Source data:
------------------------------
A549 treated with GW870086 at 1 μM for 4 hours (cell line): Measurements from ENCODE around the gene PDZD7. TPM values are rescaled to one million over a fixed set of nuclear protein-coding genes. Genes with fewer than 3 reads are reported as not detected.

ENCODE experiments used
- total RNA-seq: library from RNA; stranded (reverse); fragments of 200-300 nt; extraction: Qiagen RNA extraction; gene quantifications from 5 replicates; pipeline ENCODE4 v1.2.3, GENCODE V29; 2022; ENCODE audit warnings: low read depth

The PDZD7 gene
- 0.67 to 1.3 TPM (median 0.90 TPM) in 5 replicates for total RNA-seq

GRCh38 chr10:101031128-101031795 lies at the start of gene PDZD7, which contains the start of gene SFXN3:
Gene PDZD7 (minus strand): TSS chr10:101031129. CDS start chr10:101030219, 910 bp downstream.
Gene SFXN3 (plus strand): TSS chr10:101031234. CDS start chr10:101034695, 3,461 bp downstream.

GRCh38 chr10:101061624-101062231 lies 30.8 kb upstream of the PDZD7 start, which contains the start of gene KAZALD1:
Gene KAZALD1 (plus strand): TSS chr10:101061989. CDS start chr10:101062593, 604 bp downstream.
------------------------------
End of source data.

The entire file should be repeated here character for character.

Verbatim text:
A549 treated with GW870086 at 1 μM for 4 hours (cell line): Measurements from ENCODE around the gene PDZD7. TPM values are rescaled to one million over a fixed set of nuclear protein-coding genes. Genes with fewer than 3 reads are reported as not detected.

ENCODE experiments used
- total RNA-seq: library from RNA; stranded (reverse); fragments of 200-300 nt; extraction: Qiagen RNA extraction; gene quantifications from 5 replicates; pipeline ENCODE4 v1.2.3, GENCODE V29; 2022; ENCODE audit warnings: low read depth

The PDZD7 gene
- 0.67 to 1.3 TPM (median 0.90 TPM) in 5 replicates for total RNA-seq

GRCh38 chr10:101031128-101031795 lies at the start of gene PDZD7, which contains the start of gene SFXN3:
Gene PDZD7 (minus strand): TSS chr10:101031129. CDS start chr10:101030219, 910 bp downstream.
Gene SFXN3 (plus strand): TSS chr10:101031234. CDS start chr10:101034695, 3,461 bp downstream.

GRCh38 chr10:101061624-101062231 lies 30.8 kb upstream of the PDZD7 start, which contains the start of gene KAZALD1:
Gene KAZALD1 (plus strand): TSS chr10:101061989. CDS start chr10:101062593, 604 bp downstream.